HOPE not hate, the anti-racism campaign group, has called in lawyers following remarks made by Ukip leader Nigel Farage, who linked violence against his party members to the pro-tolerance organisation.
Speaking on the BBC Sunday Politics show, the Ukip leader, who was egged last week, suggested Labour figures who position themselves as anti-fascist are leading groups whose members violently protest at his public meetings.
Farage said the "taxpayer and trade union-funded" groups Unite Against Facism and Hope Not Hate are using force at Ukip events. He added: "I can't stand it. I've always been a free spirit that's wandered around the place and done my own thing.
"Unite Against Facism and HOPE Not Hate are taxpayer-funded, they are trade union-funded, and they are headed up by very senior Labour Party figures. I'm perfectly happy for them to come to my meetings and have an argument with me but it's not so much fun when they are banging me over the head with banners."
On Tuesday, HOPE not hate revealed that the organisation has instructed its solicitors to write to Farage, demanding that he withdraw the "libellous allegations" and apologise.
Nick Lowles, chief executive of HOPE not hate, said: “HOPE not hate totally refutes the claims from UKIP leader Nigel Farage that it has supported violent attacks and intimidation against UKIP or himself, or that it has received any ‘public money’ to campaign against UKIP.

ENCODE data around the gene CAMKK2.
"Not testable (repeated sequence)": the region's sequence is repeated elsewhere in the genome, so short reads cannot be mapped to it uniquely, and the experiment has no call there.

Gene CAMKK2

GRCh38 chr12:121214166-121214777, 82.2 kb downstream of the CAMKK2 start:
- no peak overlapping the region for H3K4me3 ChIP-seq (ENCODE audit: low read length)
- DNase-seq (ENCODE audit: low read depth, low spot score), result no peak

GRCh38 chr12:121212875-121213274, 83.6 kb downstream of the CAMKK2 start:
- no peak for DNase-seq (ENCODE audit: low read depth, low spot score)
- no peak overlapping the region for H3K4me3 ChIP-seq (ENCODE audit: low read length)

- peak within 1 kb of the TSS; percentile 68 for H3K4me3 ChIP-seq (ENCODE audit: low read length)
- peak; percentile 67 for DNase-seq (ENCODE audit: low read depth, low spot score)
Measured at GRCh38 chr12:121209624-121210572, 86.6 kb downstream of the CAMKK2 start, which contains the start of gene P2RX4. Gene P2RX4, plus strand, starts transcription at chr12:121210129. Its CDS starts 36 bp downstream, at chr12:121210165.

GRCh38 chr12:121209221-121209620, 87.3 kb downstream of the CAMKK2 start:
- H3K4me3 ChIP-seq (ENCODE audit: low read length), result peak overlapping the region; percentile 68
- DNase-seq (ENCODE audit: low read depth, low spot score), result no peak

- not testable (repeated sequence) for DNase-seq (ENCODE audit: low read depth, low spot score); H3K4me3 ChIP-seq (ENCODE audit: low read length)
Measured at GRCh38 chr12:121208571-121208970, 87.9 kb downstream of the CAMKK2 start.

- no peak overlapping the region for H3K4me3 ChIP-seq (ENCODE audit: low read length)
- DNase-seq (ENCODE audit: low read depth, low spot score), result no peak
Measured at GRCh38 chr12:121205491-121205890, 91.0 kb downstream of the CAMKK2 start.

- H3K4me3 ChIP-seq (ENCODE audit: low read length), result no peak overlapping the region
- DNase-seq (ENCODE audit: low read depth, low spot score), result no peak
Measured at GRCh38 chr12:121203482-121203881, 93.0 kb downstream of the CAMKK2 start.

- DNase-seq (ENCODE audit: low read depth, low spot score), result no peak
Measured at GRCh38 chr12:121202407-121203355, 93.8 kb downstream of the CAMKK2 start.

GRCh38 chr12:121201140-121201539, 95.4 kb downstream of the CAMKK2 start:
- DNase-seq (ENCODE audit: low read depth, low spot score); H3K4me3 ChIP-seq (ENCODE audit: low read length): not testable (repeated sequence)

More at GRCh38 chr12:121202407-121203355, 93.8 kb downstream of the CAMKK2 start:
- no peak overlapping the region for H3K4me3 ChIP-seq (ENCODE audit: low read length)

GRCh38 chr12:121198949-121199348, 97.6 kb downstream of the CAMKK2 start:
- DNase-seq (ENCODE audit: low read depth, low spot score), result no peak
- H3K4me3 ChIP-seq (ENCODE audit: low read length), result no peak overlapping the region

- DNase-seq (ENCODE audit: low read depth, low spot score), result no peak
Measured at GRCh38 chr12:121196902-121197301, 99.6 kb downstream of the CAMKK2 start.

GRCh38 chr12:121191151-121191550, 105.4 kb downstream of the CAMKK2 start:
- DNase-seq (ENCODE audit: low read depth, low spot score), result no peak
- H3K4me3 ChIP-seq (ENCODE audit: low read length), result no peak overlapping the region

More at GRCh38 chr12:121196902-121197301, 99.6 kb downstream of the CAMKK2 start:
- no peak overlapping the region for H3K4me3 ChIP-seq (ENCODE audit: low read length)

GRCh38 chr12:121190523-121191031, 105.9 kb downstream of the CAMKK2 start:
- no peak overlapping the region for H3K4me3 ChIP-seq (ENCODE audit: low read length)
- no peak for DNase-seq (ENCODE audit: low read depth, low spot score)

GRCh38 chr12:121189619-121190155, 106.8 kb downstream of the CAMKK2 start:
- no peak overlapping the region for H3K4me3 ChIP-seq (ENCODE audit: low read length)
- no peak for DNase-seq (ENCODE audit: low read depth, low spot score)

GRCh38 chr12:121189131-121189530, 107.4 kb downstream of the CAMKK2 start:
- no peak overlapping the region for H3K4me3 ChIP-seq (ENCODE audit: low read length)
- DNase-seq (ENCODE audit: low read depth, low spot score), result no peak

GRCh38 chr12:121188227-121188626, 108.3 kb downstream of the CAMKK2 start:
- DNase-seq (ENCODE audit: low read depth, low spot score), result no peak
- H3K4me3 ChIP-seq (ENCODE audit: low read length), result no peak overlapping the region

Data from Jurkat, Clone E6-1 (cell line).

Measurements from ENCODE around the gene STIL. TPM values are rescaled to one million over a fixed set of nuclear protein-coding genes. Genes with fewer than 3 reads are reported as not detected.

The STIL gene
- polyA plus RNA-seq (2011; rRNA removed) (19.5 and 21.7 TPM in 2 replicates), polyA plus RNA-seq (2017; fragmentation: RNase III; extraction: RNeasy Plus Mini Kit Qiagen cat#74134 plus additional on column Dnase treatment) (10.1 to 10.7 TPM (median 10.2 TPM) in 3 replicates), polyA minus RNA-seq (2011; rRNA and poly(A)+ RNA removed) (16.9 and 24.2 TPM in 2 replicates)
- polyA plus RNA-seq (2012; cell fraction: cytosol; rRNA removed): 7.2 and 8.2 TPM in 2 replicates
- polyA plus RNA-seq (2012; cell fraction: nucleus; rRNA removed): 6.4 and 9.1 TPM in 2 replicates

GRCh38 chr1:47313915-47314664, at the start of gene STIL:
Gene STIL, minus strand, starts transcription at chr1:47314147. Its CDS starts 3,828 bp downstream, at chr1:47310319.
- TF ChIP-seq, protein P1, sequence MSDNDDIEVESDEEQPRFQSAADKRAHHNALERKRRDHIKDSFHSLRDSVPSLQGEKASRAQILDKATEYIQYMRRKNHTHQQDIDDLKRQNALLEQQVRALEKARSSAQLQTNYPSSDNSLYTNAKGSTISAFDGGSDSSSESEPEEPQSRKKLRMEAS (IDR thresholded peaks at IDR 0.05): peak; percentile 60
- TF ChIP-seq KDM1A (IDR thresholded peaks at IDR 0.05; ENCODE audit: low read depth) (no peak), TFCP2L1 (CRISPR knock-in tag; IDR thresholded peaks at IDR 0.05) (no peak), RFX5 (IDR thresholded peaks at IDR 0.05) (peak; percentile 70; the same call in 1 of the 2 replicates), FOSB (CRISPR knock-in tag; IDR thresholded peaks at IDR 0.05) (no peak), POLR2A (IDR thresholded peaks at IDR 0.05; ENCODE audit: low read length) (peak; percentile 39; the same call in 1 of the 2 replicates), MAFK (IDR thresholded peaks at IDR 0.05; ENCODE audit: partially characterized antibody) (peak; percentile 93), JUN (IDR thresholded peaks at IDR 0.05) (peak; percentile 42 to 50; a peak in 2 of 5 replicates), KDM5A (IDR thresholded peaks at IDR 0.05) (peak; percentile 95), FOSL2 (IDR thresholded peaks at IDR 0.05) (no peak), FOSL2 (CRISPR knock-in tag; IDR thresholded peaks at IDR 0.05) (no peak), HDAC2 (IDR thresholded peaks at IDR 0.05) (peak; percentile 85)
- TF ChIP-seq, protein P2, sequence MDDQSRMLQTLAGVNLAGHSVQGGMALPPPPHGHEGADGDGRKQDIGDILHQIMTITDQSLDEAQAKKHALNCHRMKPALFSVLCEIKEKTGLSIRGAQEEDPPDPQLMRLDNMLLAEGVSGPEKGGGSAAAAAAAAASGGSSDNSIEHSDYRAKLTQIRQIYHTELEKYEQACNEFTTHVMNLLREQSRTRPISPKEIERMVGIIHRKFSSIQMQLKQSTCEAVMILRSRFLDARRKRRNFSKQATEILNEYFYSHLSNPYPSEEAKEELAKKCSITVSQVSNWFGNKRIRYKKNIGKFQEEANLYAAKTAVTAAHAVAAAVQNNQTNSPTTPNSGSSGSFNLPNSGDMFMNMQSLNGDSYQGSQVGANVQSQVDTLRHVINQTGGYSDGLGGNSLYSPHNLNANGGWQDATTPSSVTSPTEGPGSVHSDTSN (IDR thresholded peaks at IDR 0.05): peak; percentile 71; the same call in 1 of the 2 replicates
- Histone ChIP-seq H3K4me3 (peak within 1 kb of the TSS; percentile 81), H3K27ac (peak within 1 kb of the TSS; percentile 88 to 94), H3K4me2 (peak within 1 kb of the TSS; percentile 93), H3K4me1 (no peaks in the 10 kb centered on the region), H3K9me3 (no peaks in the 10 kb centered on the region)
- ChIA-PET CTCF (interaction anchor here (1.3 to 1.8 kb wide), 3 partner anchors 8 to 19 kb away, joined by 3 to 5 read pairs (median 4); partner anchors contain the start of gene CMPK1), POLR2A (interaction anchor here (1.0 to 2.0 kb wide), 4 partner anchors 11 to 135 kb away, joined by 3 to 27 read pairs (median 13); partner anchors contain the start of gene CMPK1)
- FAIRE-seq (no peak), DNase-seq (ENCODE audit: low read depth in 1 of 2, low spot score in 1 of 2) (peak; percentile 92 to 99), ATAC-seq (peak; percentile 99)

“HOPE not hate is a peaceful organisation that campaigns against racism, extremism and intolerance, working with an extremely wide array of community and civil society partners. We have not organised any demonstrations outside UKIP meetings, nor encouraged violence towards UKIP candidates or activists.”
He added: “This is a concerted effort by UKIP leaders to silence their critics. In a modern democracy, everyone should be entitled to participate in the political process and highlight their support or opposition of specific policy platforms. By trying to shutdown legitimate criticism UKIP are trying to divert attention away from the intolerent views of some of their activists and scrutiny of their policies.
"Late last year HOPE not hate took the decision to campaign against UKIP because of the way it was deliberately stoking up fears over immigration, using hysterical claims and falsehoods. We attempted to meet with the party leadership at the time, but they refused to even turn up to their own meeting.”